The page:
How the SIP ALG creates RTP pinholes
The SIP ALG requires the following information to create a pinhole. The SIP ALG finds this information in SIP messages and some is provided by the SIP ALG:
|Protocol||UDP (Extracted from SIP messages by the SIP ALG.)|
|Destination IP||The SIP ALG extracts the destination IP address from the c= line in the SDP profile. The c= line can appear in either the session or media part of the SDP profile. The SIP ALG uses the IP address in the c= line of the media part of the SDP profile first. If the media part does not contain a c= line, the SIP ALG checks the c= line in the session part of the SDP profile. If the session part of the profile doesn’t contain a c= line the packet is dropped. Pinholes for RTP and RTCP sessions share the same destination IP address.|
|Destination port||The SIP ALG extracts the destination port number for RTP from the m= field and adds 1 to this number to get the RTCP port number.|
|Lifetime||The length of time during which the pinhole will be open. When the lifetime ends, the SIP ALG removes the pinhole.|
The SIP ALG keeps RTP pinholes open as long as the SIP session is alive. When the associated SIP session is terminated by the SIP ALG or the SIP phones or servers participating in the call, the RTP pinhole is closed.
The figure below shows a simplified call setup sequence that shows how the SIP ALG opens pinholes. Phone A and Phone B are installed on either side of a FortiGate operating in Transparent mode. Phone A and Phone B are on the same subnet. The FortiGate includes a security policy that accepts SIP sessions from port1 to port2 and from port2 to port1. The FortiGate does not require an RTP security policy, just the SIP policy.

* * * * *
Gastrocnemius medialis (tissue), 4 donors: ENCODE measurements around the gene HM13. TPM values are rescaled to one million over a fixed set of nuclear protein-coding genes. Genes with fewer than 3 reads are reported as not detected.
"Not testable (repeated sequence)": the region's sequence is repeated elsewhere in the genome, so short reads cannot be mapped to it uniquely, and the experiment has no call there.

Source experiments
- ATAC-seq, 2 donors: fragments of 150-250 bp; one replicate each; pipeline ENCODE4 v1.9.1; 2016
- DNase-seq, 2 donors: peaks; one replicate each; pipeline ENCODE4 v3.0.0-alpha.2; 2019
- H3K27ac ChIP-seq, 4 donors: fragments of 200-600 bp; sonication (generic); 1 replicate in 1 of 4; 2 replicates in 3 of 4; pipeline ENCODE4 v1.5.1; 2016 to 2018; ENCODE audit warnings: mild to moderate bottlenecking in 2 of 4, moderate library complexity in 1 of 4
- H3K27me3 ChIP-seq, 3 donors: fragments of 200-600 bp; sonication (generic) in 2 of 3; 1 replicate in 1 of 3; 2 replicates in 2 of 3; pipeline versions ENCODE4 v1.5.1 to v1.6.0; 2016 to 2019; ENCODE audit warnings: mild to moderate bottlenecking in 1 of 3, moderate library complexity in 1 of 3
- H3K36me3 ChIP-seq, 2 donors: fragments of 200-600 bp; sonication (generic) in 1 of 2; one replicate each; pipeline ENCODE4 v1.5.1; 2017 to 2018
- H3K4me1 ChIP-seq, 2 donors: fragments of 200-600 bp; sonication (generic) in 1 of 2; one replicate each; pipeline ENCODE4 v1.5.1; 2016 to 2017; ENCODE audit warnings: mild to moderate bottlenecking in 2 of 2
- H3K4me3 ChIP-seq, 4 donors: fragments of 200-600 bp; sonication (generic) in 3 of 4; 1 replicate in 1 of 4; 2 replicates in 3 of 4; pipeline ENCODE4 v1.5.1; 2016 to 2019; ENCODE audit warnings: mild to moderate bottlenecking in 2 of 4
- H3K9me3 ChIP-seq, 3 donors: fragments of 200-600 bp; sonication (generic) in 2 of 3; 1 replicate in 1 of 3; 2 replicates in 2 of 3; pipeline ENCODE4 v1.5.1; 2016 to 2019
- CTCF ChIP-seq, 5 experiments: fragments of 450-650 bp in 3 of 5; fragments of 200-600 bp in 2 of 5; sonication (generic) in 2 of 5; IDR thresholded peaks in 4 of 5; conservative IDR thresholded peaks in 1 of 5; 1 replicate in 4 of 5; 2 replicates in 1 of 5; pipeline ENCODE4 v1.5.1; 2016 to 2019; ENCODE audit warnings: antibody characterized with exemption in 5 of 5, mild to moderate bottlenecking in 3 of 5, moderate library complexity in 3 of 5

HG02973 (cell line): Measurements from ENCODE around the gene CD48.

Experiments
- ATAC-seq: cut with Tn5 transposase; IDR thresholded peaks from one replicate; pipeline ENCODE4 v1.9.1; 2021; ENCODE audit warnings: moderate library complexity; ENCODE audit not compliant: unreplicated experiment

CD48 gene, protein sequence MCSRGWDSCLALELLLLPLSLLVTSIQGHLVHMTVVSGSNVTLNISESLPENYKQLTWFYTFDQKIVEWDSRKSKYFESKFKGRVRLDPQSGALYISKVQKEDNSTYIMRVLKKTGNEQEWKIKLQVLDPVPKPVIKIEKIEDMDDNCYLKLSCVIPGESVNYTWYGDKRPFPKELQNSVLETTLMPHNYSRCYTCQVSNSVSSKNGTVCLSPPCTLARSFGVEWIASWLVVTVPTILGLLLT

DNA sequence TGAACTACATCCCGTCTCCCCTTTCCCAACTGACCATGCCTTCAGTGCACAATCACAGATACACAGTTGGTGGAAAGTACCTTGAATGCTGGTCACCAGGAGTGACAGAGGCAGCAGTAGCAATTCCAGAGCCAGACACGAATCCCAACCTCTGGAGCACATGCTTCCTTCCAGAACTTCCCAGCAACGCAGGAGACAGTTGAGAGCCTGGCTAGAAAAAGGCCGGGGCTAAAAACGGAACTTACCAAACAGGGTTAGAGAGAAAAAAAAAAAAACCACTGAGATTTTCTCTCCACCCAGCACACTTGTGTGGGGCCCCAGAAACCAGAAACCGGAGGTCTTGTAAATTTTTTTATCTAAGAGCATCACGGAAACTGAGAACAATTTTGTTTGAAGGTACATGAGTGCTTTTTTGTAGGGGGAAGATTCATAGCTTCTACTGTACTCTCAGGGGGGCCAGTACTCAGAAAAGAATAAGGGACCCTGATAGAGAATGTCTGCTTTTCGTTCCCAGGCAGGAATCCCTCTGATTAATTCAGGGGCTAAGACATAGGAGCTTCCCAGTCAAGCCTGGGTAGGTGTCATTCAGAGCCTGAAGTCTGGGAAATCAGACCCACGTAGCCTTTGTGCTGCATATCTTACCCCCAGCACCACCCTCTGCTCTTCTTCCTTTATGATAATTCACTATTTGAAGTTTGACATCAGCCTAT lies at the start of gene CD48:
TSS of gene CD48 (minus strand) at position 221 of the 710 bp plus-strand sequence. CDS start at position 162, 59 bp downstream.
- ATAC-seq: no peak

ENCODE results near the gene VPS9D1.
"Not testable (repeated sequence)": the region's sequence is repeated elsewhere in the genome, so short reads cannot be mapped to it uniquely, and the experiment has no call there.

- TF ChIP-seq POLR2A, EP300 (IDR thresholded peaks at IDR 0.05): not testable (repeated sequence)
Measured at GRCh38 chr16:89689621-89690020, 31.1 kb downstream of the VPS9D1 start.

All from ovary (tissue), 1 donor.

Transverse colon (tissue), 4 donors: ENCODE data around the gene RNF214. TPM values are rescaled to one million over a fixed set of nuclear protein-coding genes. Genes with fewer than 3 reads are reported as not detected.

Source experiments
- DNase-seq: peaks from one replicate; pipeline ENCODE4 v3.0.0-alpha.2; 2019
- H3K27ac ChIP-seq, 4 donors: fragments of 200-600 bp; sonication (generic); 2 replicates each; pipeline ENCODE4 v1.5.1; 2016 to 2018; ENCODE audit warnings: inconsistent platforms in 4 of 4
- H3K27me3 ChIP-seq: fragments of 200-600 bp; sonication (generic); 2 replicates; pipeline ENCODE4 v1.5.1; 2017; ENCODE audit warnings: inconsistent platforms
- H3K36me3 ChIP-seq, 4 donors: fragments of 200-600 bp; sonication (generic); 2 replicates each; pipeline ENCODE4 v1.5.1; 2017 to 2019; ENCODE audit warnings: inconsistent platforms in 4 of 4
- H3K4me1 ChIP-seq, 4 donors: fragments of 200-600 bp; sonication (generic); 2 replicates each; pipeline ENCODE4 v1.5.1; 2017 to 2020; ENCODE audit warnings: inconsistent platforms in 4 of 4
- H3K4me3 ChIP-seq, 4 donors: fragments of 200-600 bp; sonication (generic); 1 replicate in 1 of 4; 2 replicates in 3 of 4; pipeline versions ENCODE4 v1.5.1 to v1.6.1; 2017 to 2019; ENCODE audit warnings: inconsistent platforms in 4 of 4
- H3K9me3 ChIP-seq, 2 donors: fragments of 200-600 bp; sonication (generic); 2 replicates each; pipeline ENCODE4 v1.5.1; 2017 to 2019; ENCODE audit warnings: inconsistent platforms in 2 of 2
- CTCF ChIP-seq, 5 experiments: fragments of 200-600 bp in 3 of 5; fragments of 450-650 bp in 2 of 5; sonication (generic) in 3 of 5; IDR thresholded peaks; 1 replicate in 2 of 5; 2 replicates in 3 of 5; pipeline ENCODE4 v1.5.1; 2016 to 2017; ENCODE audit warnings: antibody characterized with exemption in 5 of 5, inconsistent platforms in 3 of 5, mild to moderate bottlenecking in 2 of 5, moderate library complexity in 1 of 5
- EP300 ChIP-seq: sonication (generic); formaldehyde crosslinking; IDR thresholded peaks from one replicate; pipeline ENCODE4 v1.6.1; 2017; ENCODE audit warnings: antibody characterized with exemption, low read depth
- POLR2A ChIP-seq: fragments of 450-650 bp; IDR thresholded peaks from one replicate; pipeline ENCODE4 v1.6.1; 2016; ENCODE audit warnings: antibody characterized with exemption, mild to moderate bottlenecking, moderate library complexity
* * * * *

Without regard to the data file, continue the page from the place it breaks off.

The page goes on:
You can see from this diagram that the SDP profile in the INVITE request from Phone A indicates that Phone A is expecting to receive a media stream sent to its IP address using port 4000 for RTP and port 4001 for RTCP. The SIP ALG creates pinhole 1 to allow this media traffic to pass through the FortiGate. Pinhole 1 is opened on the Port2 interface and will accept media traffic sent from Phone B to Phone A.
When Phone B receives the INVITE request from Phone A, Phone B will know to send media streams to Phone A using destination IP address 10.31.101.20 and ports 4000 and 4001. The 200 OK response sent from Phone B indicates that Phone B is expecting to receive a media stream sent to its IP address using ports 8000 and 8001. The SIP ALG creates pinhole 2 to allow this media traffic to pass through the FortiGate. Pinhole 2 is opened on the Port1 interface and will accept media traffic sent from Phone A to Phone B.
SIP call setup with a FortiGate in Transparent mode